The seawall was built in 1866, using blocks of local 'breccia' stone. 'Breccia' means 'rubble', and this red sandstone was formed from gravels and sands eroded from high mountains in a desert landscape in the Permian period, some 250-300 million years ago. Flash flooding swept chunks of limestone through, and as the sandstone was compressed into rocks, angular chunks, or 'clasts', of limestone were embedded in it. In some of the breccia blocks in the sea wall, you can pick out fossils in the limestone.

The promenade and the green were created after the sea wall. Locals were encouraged to help with the construction by being given sand in exchange for barrowloads of soil from their gardens.

Paignton Pier was built between 1878 and 1879, having been commissioned by local barrister Arthur Hyde Denby. He had originally bought Teignmouth Pier to relocate it here, but when that proved impossible he commissioned a new pier, constructed of cast iron girders and columns, with a grand pavilion at the seaward end. Entertainment in the pavilion included the famous 'HMS Pinafore on the Water' adaptation of the Gilbert and Sullivan opera. The pier-head and pavilion were burnt down in 1919, and restoration work was carried out in 1980-1 and again in 1995. In November 2013 the pier was advertised for sale with a price tag of £2m.

  1. When the path curves left at the end of Paignton Green, bear right on Marine Drive, following the Coast Path to the right again in front of Preston Green, by the zebra crossing. At the seafront, turn left on the Coast Path to continue along the Promenade.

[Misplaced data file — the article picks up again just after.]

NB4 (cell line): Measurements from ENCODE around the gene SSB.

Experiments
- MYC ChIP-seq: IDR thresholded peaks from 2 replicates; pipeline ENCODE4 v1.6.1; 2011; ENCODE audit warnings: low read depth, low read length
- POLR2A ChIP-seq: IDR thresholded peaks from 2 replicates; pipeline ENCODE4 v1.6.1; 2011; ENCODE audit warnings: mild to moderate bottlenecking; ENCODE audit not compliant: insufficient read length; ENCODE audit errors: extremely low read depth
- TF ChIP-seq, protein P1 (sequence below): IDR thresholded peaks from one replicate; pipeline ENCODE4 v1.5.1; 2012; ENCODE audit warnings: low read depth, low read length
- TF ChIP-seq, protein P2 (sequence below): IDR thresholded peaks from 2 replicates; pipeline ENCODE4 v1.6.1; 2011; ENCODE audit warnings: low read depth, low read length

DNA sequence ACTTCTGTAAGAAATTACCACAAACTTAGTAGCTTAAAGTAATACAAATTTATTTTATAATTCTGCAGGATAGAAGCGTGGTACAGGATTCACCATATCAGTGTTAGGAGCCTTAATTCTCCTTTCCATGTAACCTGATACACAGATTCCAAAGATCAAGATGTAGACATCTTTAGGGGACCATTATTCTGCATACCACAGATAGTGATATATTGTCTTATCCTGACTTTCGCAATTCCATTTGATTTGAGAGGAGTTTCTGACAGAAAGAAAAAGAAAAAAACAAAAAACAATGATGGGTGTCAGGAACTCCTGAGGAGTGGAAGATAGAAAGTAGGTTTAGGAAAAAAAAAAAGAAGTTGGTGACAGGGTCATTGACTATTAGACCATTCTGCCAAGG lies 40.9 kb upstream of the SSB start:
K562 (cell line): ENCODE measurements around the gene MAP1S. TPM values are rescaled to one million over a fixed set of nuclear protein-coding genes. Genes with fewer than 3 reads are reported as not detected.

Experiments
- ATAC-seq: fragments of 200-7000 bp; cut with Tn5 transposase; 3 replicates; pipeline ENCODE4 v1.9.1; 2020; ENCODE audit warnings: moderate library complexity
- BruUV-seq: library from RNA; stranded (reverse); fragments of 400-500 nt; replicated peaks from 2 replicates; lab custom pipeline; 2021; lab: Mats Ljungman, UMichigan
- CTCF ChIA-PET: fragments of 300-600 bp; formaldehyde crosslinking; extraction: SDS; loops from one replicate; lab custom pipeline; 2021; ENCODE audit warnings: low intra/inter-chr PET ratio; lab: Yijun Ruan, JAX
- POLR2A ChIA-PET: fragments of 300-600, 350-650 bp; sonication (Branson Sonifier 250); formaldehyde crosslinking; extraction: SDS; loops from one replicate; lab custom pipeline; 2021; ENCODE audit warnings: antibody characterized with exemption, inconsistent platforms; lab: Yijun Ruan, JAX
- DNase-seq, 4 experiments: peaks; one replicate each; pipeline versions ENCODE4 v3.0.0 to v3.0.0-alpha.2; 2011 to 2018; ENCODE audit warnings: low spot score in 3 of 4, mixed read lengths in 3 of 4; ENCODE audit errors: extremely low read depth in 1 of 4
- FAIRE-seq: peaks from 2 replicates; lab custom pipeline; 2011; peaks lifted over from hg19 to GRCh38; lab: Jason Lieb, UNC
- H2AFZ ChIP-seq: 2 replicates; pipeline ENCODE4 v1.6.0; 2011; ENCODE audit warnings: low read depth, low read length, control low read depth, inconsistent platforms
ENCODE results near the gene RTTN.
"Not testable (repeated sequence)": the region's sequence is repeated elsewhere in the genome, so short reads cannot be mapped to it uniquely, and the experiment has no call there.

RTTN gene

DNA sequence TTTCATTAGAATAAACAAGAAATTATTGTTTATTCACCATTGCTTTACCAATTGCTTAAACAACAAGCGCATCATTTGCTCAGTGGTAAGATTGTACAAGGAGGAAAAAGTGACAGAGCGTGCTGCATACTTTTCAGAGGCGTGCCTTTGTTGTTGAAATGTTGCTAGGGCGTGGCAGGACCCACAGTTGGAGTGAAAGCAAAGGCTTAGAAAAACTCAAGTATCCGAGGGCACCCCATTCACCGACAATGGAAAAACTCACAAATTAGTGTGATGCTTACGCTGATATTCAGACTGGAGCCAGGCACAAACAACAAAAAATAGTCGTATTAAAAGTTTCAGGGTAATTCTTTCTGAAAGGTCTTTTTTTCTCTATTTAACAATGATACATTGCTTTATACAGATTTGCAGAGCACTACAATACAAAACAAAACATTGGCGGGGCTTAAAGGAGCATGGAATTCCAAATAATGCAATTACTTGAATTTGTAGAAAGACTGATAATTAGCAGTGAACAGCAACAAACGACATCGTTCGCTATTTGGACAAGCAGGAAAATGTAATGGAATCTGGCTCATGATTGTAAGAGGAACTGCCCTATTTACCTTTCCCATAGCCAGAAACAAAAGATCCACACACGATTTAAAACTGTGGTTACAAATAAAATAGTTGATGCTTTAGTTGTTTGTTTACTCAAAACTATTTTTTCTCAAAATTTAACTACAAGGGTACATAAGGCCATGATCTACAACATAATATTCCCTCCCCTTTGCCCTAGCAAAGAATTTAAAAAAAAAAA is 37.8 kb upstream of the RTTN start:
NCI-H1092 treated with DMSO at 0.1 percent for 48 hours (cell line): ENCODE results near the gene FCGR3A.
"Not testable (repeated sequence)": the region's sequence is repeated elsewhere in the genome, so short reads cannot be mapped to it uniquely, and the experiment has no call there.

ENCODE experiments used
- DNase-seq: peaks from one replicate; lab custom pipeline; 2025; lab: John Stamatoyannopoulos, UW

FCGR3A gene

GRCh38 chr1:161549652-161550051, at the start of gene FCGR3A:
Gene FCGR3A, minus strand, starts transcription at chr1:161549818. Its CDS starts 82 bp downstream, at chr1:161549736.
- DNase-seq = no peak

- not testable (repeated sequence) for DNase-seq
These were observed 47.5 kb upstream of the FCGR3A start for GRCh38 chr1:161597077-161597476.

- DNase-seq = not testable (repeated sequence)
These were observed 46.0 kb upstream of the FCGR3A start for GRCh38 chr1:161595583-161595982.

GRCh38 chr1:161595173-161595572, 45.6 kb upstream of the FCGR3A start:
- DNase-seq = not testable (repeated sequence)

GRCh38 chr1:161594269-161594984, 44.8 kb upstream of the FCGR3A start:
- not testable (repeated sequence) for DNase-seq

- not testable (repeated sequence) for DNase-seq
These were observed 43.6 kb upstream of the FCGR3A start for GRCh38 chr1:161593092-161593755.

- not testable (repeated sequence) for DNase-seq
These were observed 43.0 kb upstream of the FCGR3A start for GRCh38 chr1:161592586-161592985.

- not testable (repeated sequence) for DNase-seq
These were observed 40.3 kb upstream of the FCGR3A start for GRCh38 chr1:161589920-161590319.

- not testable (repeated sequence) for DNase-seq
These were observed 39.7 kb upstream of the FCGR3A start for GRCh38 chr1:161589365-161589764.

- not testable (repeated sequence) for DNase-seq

Beside Preston Green, the Redcliffe Hotel was a private mansion, built in 1956 by Colonel Robert Smith, a field engineer in the Bengal Division of the Indian Army. He designed it himself in a style that would remind him of his days in the Punjab, and the house became known as 'Smith's Folly'. It was later bought by Oldham's Singer estate, who built Preston's sea wall in 1876.

  1. Reaching Marine Parade, follow the Coast Path behind the beach huts (beach huts are in situ April-October) along Marine Parade and turn left up the steps and across the grass towards Hollicombe Beach. For wheelchair access, a path is situated a little further along the pavement on the left.
As Paignton's popularity grew following the arrival of the railway, it expanded to merge with Preston to the north and Goodrington to the south. For three years Preston had its own railway station, Preston Platform - the only halt ever built between the Torquay and Paignton railway stations. Like the trams, it arrived in 1911, but it had closed again by 1914.
  1. At Hollicombe the Coast Path crosses the railway bridge and goes on its way towards Torquay. Turn back here and retrace your steps to Cliff Road car park or follow the road round to Paignton Harbour.

For disabled access to Hollicombe Beach follow the Coast Path over the railway bridge turning right into Hollicombe Park and then bear right in the park through the tunnel under the railway to the beach via the slipway. Non-wheelchair access to the beach is straight ahead down the incline, keeping the railway to your left.

Public transport

There are frequent buses to Paignton, stopping at the seafront. For timetable information, zoom in on the interactive map and click on the bus stops, visit Traveline or phone 0871 200 22 33.



Paignton Harbour (Postcode for Sat Navs: TQ4 6DH).